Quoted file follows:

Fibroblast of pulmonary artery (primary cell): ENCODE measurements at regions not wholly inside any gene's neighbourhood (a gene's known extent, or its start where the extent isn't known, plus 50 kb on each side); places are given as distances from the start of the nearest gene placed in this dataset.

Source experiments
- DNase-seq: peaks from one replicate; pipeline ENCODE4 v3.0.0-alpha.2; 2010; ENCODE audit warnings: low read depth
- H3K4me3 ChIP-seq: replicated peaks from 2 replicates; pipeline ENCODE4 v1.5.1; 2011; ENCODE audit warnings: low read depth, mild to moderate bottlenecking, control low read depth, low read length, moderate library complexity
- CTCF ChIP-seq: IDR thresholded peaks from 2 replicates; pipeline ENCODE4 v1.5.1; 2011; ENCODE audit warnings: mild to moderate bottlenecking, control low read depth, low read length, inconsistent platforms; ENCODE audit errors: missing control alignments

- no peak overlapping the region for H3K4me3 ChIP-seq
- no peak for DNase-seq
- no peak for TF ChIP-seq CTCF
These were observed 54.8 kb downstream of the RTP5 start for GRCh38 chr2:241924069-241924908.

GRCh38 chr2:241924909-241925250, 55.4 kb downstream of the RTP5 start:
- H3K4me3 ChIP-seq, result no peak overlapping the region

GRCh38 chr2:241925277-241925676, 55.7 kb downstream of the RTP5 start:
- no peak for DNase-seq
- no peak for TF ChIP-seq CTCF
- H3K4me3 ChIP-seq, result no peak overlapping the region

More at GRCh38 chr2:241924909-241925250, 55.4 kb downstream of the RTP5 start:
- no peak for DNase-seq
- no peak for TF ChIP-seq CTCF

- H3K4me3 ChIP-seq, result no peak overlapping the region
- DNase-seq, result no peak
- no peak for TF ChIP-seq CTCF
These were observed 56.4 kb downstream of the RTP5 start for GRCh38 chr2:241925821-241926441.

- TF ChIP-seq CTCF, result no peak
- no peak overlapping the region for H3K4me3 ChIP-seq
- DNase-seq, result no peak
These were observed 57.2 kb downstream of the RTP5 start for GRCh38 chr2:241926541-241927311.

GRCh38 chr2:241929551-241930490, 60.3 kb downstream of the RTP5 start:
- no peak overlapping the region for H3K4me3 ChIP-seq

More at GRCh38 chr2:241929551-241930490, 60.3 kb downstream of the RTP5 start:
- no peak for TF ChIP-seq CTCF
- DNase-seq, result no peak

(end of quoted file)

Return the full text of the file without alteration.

Fibroblast of pulmonary artery (primary cell): ENCODE measurements at regions not wholly inside any gene's neighbourhood (a gene's known extent, or its start where the extent isn't known, plus 50 kb on each side); places are given as distances from the start of the nearest gene placed in this dataset.

Source experiments
- DNase-seq: peaks from one replicate; pipeline ENCODE4 v3.0.0-alpha.2; 2010; ENCODE audit warnings: low read depth
- H3K4me3 ChIP-seq: replicated peaks from 2 replicates; pipeline ENCODE4 v1.5.1; 2011; ENCODE audit warnings: low read depth, mild to moderate bottlenecking, control low read depth, low read length, moderate library complexity
- CTCF ChIP-seq: IDR thresholded peaks from 2 replicates; pipeline ENCODE4 v1.5.1; 2011; ENCODE audit warnings: mild to moderate bottlenecking, control low read depth, low read length, inconsistent platforms; ENCODE audit errors: missing control alignments

- no peak overlapping the region for H3K4me3 ChIP-seq
- no peak for DNase-seq
- no peak for TF ChIP-seq CTCF
These were observed 54.8 kb downstream of the RTP5 start for GRCh38 chr2:241924069-241924908.

GRCh38 chr2:241924909-241925250, 55.4 kb downstream of the RTP5 start:
- H3K4me3 ChIP-seq, result no peak overlapping the region

GRCh38 chr2:241925277-241925676, 55.7 kb downstream of the RTP5 start:
- no peak for DNase-seq
- no peak for TF ChIP-seq CTCF
- H3K4me3 ChIP-seq, result no peak overlapping the region

More at GRCh38 chr2:241924909-241925250, 55.4 kb downstream of the RTP5 start:
- no peak for DNase-seq
- no peak for TF ChIP-seq CTCF

- H3K4me3 ChIP-seq, result no peak overlapping the region
- DNase-seq, result no peak
- no peak for TF ChIP-seq CTCF
These were observed 56.4 kb downstream of the RTP5 start for GRCh38 chr2:241925821-241926441.

- TF ChIP-seq CTCF, result no peak
- no peak overlapping the region for H3K4me3 ChIP-seq
- DNase-seq, result no peak
These were observed 57.2 kb downstream of the RTP5 start for GRCh38 chr2:241926541-241927311.

GRCh38 chr2:241929551-241930490, 60.3 kb downstream of the RTP5 start:
- no peak overlapping the region for H3K4me3 ChIP-seq

More at GRCh38 chr2:241929551-241930490, 60.3 kb downstream of the RTP5 start:
- no peak for TF ChIP-seq CTCF
- DNase-seq, result no peak